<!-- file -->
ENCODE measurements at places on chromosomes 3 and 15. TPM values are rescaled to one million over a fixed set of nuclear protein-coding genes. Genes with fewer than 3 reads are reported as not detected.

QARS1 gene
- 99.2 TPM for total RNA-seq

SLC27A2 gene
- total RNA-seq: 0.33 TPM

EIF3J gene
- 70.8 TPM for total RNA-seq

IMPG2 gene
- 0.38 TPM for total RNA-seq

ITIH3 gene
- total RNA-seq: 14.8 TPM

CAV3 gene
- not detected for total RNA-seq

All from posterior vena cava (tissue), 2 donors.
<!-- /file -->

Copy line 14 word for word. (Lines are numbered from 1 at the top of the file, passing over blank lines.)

All from posterior vena cava (tissue), 2 donors.